by Alyssa Monte
Saxophonist Grace Kelly is altering traditional ideas of jazz music while making notable strides in her genre. Performing in over 30 countries, recording thirteen albums, and being a member of the house band for Late Night Show with Stephen Colbert are only a handful of her accomplishments thus far.
Added to her resume will be a September performance during JazzFest White Plains, a five-day celebration of jazz on September 12-16 that showcases established and emerging talents.
Kelly began performing when she was 12 years old, and the saxophone quickly became a friend. Jazz in particular captured her attention for the way it lends itself to improvisations. Kelly explains that she loves to bring different styles together in her music – and jazz allows her to do that. The idea that there are always new things to learn and create is what makes her love being a musician: “Music is such an amazing teacher because you never have an ending point.”
The musician has attracted the attention of a younger audience through her performances and social media. She explains that “the general public can potentially see jazz as a very old art form – but it is really a flourishing genre and there’s a lot of cool music that’s coming out of the younger generations.”
“It really warms my heart when I hear from other young women, specifically other Asian women, who follow my work and are inspired by what I do, and now feel like they can do it as well. That’s the power of having role models in this world, and we all need them!”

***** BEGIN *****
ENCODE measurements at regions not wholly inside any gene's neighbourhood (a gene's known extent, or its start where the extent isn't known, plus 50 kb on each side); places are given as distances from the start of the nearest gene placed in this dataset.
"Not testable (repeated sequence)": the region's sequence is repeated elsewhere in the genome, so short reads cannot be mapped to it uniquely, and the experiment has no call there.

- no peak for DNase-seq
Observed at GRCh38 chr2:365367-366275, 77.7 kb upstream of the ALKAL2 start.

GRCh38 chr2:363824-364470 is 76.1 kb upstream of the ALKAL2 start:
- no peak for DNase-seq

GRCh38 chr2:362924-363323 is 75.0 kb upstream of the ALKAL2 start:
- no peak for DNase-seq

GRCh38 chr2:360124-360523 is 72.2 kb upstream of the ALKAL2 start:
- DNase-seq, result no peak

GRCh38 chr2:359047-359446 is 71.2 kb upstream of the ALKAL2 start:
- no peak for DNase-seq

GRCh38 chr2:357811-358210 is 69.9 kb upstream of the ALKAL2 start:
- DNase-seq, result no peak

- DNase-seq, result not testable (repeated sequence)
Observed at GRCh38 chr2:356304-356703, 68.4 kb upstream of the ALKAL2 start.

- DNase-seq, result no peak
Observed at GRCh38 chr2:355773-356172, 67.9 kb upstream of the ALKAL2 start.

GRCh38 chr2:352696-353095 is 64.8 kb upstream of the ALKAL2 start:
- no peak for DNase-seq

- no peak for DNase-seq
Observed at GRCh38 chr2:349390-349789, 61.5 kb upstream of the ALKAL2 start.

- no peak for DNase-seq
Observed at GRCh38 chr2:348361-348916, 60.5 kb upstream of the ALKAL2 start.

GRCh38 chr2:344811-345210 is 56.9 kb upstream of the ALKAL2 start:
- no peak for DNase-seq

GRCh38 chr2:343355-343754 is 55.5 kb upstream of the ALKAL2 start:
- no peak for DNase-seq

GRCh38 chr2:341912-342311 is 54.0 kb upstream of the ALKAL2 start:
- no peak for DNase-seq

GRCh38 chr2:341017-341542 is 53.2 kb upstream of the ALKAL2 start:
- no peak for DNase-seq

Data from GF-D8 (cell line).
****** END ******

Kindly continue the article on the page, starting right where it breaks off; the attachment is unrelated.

Being a role model isn’t new for Kelly. In addition to playing music, she has found a love for teaching it. Alongside a few musical partners, she started an online saxophone school called Saxy School. Together, they taught thousands of saxophonists on Zoom during the pandemic, and the school has continued to grow.
While she calls her online education program a silver lining of the pandemic, Kelly is happy to be playing live music again: “I’ve seen the power of playing music for others. Whether there are tears streaming down faces or people jumping up and dancing, I love being there to create that feeling,” she said.
She will create that feeling at her September 15 JazzFest White Plains concert, which will also serves as an album release show. While self-discovery and self-expression were driving the story of her past albums, her newest works one draw from the word ‘courage’ and the words of women who embody it, such as Maya Angelou.
“I have some cuts on the album that are very loud, bold and in your face, and then I have some that are super stripped back and courageous in the way that I just want to give you my full heart with all of its vulnerable parts,” says Kelly. This, alongside the feeling of reuniting with fans after time apart is at the core of her new music.
The outdoor JazzFest event will include a performance in addition to a welcome drink and canapés from Italian restaurant Via Garibaldi. Kelly hopes that her audience takes away “a lot of joy” from seeing her perform, and is excited to share an experience during which the music lifts everyone’s spirits.
A version of this article first appeared in the July-August 2022 issue of ArtsNews, ArtsWestchester’s monthly publication. ArtsNews is distributed throughout Westchester County. A digital copy is also available at artsw.org/artsnews.